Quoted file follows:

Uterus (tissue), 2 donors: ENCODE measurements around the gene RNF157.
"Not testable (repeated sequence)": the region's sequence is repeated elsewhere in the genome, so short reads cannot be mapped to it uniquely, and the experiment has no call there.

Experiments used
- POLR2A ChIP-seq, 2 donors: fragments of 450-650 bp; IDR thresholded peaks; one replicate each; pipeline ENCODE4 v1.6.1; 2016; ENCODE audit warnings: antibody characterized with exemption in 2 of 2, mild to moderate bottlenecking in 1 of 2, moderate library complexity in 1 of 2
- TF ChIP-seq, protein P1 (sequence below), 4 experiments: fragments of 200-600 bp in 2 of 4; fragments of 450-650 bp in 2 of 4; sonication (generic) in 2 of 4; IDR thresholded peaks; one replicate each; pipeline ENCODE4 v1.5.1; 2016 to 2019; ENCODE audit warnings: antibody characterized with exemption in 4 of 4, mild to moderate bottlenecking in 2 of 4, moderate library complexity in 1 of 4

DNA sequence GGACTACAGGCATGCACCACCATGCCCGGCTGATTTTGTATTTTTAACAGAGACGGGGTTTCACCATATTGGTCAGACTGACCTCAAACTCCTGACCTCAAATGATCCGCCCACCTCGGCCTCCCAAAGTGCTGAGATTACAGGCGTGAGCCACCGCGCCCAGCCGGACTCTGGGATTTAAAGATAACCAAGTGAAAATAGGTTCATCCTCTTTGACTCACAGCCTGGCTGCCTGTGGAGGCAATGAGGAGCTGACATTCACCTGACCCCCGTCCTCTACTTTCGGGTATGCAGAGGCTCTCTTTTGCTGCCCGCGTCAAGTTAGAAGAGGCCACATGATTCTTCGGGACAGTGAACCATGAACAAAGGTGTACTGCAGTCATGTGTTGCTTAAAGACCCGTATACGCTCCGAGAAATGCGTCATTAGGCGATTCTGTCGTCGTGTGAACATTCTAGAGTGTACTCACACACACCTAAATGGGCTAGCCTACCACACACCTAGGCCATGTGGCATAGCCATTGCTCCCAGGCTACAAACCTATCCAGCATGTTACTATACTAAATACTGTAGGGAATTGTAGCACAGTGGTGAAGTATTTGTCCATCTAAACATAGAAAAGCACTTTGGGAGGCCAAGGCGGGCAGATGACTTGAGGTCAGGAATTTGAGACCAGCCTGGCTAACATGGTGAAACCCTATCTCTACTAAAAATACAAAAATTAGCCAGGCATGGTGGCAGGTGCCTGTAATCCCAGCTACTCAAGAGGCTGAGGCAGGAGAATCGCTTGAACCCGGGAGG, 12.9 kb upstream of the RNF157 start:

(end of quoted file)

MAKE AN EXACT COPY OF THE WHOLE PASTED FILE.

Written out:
Uterus (tissue), 2 donors: ENCODE measurements around the gene RNF157.
"Not testable (repeated sequence)": the region's sequence is repeated elsewhere in the genome, so short reads cannot be mapped to it uniquely, and the experiment has no call there.

Experiments used
- POLR2A ChIP-seq, 2 donors: fragments of 450-650 bp; IDR thresholded peaks; one replicate each; pipeline ENCODE4 v1.6.1; 2016; ENCODE audit warnings: antibody characterized with exemption in 2 of 2, mild to moderate bottlenecking in 1 of 2, moderate library complexity in 1 of 2
- TF ChIP-seq, protein P1 (sequence below), 4 experiments: fragments of 200-600 bp in 2 of 4; fragments of 450-650 bp in 2 of 4; sonication (generic) in 2 of 4; IDR thresholded peaks; one replicate each; pipeline ENCODE4 v1.5.1; 2016 to 2019; ENCODE audit warnings: antibody characterized with exemption in 4 of 4, mild to moderate bottlenecking in 2 of 4, moderate library complexity in 1 of 4

DNA sequence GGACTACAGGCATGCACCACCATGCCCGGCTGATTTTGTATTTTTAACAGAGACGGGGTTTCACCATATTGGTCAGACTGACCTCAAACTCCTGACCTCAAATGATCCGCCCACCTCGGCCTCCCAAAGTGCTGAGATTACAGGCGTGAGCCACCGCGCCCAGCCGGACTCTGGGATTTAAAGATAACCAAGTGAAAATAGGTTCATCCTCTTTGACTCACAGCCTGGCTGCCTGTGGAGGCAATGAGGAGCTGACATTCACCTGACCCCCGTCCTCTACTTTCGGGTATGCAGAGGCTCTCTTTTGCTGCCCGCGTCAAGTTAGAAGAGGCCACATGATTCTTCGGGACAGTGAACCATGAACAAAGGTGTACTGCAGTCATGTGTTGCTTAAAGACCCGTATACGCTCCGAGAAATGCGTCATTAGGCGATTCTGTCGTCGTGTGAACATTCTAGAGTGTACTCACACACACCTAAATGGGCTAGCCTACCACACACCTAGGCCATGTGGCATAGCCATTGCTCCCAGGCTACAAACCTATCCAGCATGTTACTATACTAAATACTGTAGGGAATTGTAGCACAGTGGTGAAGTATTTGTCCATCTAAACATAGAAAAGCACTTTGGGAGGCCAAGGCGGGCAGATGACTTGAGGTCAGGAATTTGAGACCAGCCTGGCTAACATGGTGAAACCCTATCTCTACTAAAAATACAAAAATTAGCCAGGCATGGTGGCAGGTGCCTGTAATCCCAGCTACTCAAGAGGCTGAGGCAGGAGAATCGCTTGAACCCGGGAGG, 12.9 kb upstream of the RNF157 start: